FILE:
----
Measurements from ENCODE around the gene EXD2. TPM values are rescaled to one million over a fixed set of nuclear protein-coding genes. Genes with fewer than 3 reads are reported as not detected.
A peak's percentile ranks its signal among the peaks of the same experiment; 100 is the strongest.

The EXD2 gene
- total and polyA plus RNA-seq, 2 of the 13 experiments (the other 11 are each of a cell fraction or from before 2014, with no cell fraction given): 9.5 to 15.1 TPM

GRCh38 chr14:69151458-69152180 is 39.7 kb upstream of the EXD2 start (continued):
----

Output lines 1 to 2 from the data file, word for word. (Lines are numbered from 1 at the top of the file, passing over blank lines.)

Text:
Measurements from ENCODE around the gene EXD2. TPM values are rescaled to one million over a fixed set of nuclear protein-coding genes. Genes with fewer than 3 reads are reported as not detected.
A peak's percentile ranks its signal among the peaks of the same experiment; 100 is the strongest.